PHY 622 & 623
String Theory I & II
F'18, MWF 9:00-53 (ESS 069)
— S'19, MWF 10:00-53
office consultation available on request
This is a two-semester course.
The course is taught by all of us;
we sit in each other's lectures, and encourage discussions with students.
String theory is a vast subject, so it is not possible to cover all areas.
We give simple introductions to the main areas;
the lectures are self-contained.
We do not use phrases like "It can be shown that...", but rather do all derivations and calculations explicitly.
This year we will begin teaching a revised version of the string course.
As such, the following is a tentative description, subject to revision.
The course will be more self-contained, and thus more introductory.
Grading is S/U, determined completely by the final exam, which is part written & part oral.
There will also be frequent homeworks, mainly for you to monitor your progress.
Free typed notes will be distributed.
There are no prerequisites, other than a good undergraduate education.
(Of course, any familiarity with core-course material will make life easier.)
- No general relativity: We will cover the minimal amount of general relativity you will need for this course.
This is only a small fraction of what is covered in the course on general relativity;
but we will emphasize some items it may miss,
including the vielbein & Lorentz connection (necessary for coupling to fermions), and Weyl scale transformations.
- No quantum field theory: The only quantum "field theory" appearing will actually be relativistic quantum mechanics (of strings). Even the Scattering-Matrix theory covered in the 2nd semester will be from the point of view of quantum mechanics of particles/strings in an external potential.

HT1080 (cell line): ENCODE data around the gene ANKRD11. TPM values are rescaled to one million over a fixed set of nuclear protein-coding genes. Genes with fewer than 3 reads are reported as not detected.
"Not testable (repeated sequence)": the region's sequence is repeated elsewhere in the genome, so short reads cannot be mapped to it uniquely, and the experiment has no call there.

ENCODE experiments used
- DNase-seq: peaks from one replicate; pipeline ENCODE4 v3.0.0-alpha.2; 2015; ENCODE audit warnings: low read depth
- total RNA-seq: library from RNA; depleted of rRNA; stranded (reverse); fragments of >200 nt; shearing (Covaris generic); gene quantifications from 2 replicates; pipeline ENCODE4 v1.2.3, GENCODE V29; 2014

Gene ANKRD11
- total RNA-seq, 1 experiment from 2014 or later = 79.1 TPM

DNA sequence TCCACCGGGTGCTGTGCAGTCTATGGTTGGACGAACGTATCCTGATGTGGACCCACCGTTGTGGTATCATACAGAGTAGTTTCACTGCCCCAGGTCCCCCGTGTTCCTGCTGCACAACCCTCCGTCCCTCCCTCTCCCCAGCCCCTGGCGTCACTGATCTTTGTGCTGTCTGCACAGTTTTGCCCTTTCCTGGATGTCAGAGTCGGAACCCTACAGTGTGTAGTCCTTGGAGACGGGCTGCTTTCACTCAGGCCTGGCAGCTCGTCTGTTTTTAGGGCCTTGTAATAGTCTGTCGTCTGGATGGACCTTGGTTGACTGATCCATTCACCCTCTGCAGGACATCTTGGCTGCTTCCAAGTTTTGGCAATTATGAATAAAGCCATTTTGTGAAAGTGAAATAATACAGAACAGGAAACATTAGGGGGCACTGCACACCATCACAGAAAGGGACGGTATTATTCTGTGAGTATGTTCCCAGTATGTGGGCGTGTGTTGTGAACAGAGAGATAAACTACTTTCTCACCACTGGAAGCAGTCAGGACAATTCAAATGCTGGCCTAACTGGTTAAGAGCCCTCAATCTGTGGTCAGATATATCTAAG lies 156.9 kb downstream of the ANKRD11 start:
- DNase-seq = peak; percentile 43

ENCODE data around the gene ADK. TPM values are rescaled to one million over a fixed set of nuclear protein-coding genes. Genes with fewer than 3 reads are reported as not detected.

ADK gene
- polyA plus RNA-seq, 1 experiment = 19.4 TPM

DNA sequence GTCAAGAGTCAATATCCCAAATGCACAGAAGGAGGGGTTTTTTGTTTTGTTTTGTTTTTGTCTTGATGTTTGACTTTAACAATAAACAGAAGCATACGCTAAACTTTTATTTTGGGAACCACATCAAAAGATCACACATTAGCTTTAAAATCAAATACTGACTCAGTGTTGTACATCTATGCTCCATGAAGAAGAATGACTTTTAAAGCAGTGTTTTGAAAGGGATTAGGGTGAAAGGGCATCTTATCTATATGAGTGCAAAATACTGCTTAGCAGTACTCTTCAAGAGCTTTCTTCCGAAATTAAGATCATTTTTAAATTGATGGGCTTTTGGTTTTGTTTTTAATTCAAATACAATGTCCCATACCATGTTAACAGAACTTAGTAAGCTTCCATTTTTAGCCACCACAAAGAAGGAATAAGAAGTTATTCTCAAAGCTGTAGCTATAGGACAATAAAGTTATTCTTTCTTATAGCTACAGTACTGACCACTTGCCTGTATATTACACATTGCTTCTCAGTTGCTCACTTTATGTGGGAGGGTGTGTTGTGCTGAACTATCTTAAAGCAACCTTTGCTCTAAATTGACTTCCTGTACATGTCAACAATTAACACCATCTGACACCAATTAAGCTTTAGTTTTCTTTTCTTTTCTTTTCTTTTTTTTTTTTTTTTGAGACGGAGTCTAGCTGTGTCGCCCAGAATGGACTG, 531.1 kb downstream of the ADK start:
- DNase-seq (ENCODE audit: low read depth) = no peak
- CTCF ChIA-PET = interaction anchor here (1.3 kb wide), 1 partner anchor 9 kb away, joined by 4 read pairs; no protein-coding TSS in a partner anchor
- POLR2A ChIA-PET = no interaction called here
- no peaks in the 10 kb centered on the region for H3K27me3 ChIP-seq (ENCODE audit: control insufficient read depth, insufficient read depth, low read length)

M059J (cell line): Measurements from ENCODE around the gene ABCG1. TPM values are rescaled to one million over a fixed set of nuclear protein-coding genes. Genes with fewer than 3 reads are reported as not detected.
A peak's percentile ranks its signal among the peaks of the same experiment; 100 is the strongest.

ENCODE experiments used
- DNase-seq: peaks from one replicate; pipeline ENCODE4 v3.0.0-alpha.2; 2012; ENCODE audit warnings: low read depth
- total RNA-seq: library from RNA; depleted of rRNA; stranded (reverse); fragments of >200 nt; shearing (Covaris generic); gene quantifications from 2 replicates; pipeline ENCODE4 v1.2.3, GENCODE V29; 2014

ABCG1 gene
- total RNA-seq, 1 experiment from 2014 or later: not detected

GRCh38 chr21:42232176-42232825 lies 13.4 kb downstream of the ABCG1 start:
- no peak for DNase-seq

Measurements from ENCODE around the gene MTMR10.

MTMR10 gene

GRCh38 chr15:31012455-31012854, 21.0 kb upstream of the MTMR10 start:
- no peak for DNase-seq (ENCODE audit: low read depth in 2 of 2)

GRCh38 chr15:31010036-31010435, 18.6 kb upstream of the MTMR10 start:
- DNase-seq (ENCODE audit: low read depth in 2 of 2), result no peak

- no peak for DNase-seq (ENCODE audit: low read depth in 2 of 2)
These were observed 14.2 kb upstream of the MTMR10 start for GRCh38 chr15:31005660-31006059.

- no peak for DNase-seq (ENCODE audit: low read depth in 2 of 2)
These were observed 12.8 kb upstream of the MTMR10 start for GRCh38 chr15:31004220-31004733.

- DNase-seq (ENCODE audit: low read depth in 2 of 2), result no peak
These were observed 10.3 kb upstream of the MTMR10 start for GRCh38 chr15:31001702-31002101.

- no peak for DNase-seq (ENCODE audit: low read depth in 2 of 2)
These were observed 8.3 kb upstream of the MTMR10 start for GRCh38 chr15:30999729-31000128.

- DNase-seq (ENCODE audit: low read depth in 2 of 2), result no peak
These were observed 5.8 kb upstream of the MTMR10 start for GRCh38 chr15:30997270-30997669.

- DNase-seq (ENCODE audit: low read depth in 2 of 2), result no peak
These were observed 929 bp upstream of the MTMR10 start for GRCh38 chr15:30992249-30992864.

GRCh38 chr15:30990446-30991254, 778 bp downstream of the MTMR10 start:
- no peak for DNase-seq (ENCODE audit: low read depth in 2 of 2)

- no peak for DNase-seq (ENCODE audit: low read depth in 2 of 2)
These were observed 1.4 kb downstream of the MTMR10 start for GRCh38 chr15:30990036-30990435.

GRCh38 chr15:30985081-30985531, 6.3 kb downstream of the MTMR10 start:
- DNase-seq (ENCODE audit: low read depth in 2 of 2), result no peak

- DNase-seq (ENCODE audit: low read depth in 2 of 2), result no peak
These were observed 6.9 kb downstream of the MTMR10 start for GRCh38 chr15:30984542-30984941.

- The only quantum mechanics in the first semester will be essentially that of harmonic oscillators & free point particles.
- Motivation: We will begin with brief descriptions of what a string is, how it relates to (super)gravity, what problems it's supposed to solve, etc.
- Spectra: A significant portion of this semester concerns the quantum mechanics (not field theory) of free particles and strings.
It is first-quantization of the relativistic classical mechanics of spacetime coordinates x, as functions of the worldline coordinate τ (particle) or worldsheet coordinates τ & σ (string).
This is the relativistic generalization of the familiar quantum mechanics of a point particle.
As per the usual correspondence principle, the wave functions of these particles/strings can be identified with spacetime fields.
The coordinates x will describe spacetime in arbitrary dimensions for particles (but we will find next semester strings are restricted to certain numbers of dimensions).
- Worldvolume "gravity": The 1-dimensional worldline and 2-dimensional worldsheet are curved spaces in their own right, and "fields" analogous to gravity can be defined on them.
(But these should not be confused with the true gravity fields that are functions of spacetime x.)
This worldline/worldsheet gravity does not contribute to the spectrum, but constrains it instead.